Deer have come and gone in my garden. Our gardens (and house) are essentially in the middle of a large field bordered by woodland. The deer population crosses the field and goes down to our Frog Pond. Very beautiful when they are not hungry and there is plenty of forage. But are they satisfied?
Earlier in the spring I did not see any deer in the garden and I thought perhaps I had planted so many deer resistant flowers like astilbe, yarrow, Russian sage and northern sea oats that the deer didn’t think there was anything at all in the garden that appealed. Or, perhaps they they had satisfied themselves in the field this year. Then one morning I went out to admire my Casa Blanca lilies, just budding up, but the buds were gone. At that point I received a sample of Everguard Deer Repellent and set out to spray.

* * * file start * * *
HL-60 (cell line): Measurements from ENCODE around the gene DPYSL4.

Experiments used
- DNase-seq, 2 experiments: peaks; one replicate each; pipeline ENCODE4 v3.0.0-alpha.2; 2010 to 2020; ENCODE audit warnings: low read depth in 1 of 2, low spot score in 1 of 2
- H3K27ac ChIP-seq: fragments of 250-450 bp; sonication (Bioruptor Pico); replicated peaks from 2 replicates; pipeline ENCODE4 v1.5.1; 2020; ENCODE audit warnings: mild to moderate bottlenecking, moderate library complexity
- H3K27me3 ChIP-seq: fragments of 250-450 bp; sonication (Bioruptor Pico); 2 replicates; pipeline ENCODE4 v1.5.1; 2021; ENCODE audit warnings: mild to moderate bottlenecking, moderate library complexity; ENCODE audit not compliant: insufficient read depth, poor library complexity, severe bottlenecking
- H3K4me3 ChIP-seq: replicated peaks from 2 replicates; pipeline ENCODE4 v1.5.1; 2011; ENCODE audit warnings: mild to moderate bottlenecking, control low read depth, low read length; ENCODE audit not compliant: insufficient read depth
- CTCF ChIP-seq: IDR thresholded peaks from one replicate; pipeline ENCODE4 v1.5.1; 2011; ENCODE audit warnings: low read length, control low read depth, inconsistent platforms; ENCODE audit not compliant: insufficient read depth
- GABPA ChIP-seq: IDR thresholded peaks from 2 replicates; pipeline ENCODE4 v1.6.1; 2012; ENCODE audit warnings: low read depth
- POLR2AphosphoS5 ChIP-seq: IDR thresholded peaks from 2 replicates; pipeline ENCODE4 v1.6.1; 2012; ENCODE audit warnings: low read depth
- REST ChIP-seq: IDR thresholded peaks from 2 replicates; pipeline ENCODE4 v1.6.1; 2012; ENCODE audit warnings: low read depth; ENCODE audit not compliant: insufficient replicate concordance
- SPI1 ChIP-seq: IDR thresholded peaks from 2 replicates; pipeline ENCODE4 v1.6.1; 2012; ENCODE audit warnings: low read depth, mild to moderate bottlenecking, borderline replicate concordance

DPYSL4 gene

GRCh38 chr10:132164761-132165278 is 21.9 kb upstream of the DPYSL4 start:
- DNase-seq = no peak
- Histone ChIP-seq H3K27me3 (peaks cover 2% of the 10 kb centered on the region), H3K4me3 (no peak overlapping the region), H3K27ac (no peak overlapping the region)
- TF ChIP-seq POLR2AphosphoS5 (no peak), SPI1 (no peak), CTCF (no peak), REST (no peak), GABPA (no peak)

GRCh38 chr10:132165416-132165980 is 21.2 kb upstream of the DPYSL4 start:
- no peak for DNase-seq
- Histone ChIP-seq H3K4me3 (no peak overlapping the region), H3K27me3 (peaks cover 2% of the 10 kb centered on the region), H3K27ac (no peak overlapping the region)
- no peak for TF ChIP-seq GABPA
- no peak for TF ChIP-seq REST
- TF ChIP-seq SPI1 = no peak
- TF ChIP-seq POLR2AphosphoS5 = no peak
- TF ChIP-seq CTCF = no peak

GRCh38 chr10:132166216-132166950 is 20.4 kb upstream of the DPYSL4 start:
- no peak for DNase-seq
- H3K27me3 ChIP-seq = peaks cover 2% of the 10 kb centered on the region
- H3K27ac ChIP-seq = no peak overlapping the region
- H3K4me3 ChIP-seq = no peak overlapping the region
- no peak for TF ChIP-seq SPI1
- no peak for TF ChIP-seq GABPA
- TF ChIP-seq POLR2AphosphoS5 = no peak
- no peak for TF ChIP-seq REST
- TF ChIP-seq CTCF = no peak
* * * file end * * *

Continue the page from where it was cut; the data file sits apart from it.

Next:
I do not use any poisons in my garden but Everguard Deer Repellent is a scent and taste repeller. Out in the air the scent does not repel me, but obviously the deer don’t like the smell of putrified eggs or cinnamon, thyme, clove and garlic oils. I don’t actually think the deer get too far into actually tasting the plants sprayed with Everguard. I sprayed the phlox, shasta daisies and echinacea thoroughly the first week of July and repeated the dose a month later. There was no rain during that month so the Everguard did not wash away. Just the other day, after heavy rains, I noticed that some of the new growth on one clump of phlox had been nibbled. I was reminded that the directions on the Everguard bottle did recommend watching for new growth which might need a touch up every four or five days. I was very grateful that the Everguard worked so well
Everguard Deer Repellent is recommended as a rabbit repellent as well, however the bunnies that have been such a scourge in my garden this year prefer the vegetables and Everguard warns that spraying vegetable plantings will ruin the taste. To deter the rabbits I had to turn to floating row covers, well pinned down.